12. The beach stretched out before them. The high tide made the strip of white sand narrow, but there was plenty of room for the quintet to walk and to hold their observance.

    This trip to Scotland had brought these total strangers together. Reflection and meditation were part of this journey of their soul. With the new moon rising very early that morning, the women were told it was a time of renewal and rebirth. They planned to be on the beach when the moon rose at 5:15 a.m. to mark this event, but the cold rain and warm beds convinced the heartiest of souls to wait. Moonrise or sunset—would it really make a difference? It’s a magical time in a magical place.

    The skies cleared enough to allow the faint spring sun to come through. Across the sound they could see another of the islands of the Outer Hebrides crowned in cumulus clouds. The air and water were cold, but the setting sun added enough mysticism to make the legend of the new moon complete.

    Each woman observed the wonder of it all. Silently, each was discovering the natural world, not only that of the earth but that which made her inner soul. Five strangers became soul mates; they knew this relationship would end with the trip, but none would forget the clouds, the brisk breeze sending cold waves of the Atlantic closer and closer, and the fading sun giving way to the new moon and their new lives.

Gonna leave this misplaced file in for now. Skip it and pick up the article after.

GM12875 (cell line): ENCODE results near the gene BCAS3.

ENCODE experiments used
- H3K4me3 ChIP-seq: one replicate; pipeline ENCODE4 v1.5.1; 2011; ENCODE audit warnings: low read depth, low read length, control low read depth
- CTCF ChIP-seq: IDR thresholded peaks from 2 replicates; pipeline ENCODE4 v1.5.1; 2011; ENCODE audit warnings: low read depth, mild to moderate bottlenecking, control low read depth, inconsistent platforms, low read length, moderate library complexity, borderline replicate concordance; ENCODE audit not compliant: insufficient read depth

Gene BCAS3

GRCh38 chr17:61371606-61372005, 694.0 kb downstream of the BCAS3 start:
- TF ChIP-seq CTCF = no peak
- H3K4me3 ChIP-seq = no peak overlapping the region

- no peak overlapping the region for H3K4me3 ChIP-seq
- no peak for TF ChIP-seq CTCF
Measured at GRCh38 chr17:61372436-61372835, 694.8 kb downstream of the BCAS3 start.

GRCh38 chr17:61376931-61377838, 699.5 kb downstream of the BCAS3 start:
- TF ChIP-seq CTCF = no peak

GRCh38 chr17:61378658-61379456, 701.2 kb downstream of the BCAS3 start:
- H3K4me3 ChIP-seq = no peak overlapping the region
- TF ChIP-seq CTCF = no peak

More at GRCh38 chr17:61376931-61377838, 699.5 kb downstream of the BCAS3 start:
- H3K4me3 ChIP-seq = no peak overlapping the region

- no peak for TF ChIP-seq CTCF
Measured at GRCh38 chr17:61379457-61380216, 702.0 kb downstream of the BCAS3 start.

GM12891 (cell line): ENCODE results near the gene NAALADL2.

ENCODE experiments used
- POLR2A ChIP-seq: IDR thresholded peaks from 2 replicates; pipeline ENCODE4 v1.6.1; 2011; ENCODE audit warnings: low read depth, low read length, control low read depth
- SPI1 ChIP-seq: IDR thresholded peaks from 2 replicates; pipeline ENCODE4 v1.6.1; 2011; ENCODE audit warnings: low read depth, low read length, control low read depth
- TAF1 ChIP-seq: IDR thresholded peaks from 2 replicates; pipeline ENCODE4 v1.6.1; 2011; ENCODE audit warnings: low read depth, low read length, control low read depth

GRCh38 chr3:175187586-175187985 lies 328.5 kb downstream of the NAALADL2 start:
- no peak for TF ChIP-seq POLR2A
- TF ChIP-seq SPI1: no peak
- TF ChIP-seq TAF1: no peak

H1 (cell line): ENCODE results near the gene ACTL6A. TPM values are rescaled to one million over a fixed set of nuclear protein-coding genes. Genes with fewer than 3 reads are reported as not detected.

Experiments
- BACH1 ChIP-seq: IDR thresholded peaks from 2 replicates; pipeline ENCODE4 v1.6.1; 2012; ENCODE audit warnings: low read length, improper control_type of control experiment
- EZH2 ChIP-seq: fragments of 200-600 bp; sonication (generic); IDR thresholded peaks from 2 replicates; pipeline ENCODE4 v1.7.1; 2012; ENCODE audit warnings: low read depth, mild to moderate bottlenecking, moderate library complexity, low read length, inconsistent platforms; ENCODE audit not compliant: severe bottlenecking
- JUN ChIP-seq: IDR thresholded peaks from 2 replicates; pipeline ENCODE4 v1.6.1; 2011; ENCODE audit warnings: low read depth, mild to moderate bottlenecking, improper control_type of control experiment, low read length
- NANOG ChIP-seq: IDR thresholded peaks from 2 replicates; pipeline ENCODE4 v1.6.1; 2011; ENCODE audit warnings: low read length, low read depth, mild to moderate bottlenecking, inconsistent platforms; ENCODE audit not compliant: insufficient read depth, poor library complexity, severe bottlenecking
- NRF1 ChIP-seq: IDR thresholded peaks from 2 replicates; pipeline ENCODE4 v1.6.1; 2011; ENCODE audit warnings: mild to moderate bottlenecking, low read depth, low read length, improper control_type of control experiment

13. Any of my ancestors a thousand years ago would have never believed me. The cavern stretched a hundred kilometers before me and behind. Above us, the ceiling was about a kilometer over head, another half kilometer below what those ancestors first witnessed as the first moon landing at the Sea of Tranquility. The cavern seemed even larger with the clouds and painted ceiling.
    The beach our feet splashed through was the shore of an old lunar-manufactured water reservoir for fuel and provisions to the outer system. It still functioned as such but in the last century, had been used as a resort as well. The low gravity was used along with some creative hacking of old cryonic stirring tech to get some of the largest surfable waves in the solar system. The machinery would be starting up soon so my mom and I retreated to nearby New Haleiwa to watch the system-wide championships. My little sister Nalu was the favorite to win.